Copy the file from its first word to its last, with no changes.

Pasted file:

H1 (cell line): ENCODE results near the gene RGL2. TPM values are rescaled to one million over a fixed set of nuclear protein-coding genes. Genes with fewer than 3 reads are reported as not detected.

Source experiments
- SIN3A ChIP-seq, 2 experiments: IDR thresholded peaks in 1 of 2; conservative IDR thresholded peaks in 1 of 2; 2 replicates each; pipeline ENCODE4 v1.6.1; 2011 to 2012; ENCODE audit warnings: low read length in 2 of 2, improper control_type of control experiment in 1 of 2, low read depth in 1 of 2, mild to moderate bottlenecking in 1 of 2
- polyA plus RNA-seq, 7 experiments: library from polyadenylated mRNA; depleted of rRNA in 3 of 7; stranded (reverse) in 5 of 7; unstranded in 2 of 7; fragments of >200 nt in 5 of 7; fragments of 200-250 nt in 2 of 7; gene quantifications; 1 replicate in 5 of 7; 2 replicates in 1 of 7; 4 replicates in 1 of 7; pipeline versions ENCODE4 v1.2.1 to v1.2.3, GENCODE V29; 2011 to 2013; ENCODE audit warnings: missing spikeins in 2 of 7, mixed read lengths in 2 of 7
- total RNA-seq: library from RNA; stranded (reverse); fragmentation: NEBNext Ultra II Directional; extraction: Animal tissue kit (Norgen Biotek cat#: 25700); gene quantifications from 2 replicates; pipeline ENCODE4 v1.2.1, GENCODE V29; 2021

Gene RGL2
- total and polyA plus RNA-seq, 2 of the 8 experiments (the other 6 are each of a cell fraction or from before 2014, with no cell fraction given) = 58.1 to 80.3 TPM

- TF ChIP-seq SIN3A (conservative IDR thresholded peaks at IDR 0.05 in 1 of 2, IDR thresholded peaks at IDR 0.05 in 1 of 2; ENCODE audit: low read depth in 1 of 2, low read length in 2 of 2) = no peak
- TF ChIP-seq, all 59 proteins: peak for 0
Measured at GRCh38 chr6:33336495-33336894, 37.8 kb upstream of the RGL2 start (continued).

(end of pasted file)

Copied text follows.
H1 (cell line): ENCODE results near the gene RGL2. TPM values are rescaled to one million over a fixed set of nuclear protein-coding genes. Genes with fewer than 3 reads are reported as not detected.

Source experiments
- SIN3A ChIP-seq, 2 experiments: IDR thresholded peaks in 1 of 2; conservative IDR thresholded peaks in 1 of 2; 2 replicates each; pipeline ENCODE4 v1.6.1; 2011 to 2012; ENCODE audit warnings: low read length in 2 of 2, improper control_type of control experiment in 1 of 2, low read depth in 1 of 2, mild to moderate bottlenecking in 1 of 2
- polyA plus RNA-seq, 7 experiments: library from polyadenylated mRNA; depleted of rRNA in 3 of 7; stranded (reverse) in 5 of 7; unstranded in 2 of 7; fragments of >200 nt in 5 of 7; fragments of 200-250 nt in 2 of 7; gene quantifications; 1 replicate in 5 of 7; 2 replicates in 1 of 7; 4 replicates in 1 of 7; pipeline versions ENCODE4 v1.2.1 to v1.2.3, GENCODE V29; 2011 to 2013; ENCODE audit warnings: missing spikeins in 2 of 7, mixed read lengths in 2 of 7
- total RNA-seq: library from RNA; stranded (reverse); fragmentation: NEBNext Ultra II Directional; extraction: Animal tissue kit (Norgen Biotek cat#: 25700); gene quantifications from 2 replicates; pipeline ENCODE4 v1.2.1, GENCODE V29; 2021

Gene RGL2
- total and polyA plus RNA-seq, 2 of the 8 experiments (the other 6 are each of a cell fraction or from before 2014, with no cell fraction given) = 58.1 to 80.3 TPM

- TF ChIP-seq SIN3A (conservative IDR thresholded peaks at IDR 0.05 in 1 of 2, IDR thresholded peaks at IDR 0.05 in 1 of 2; ENCODE audit: low read depth in 1 of 2, low read length in 2 of 2) = no peak
- TF ChIP-seq, all 59 proteins: peak for 0
Measured at GRCh38 chr6:33336495-33336894, 37.8 kb upstream of the RGL2 start (continued).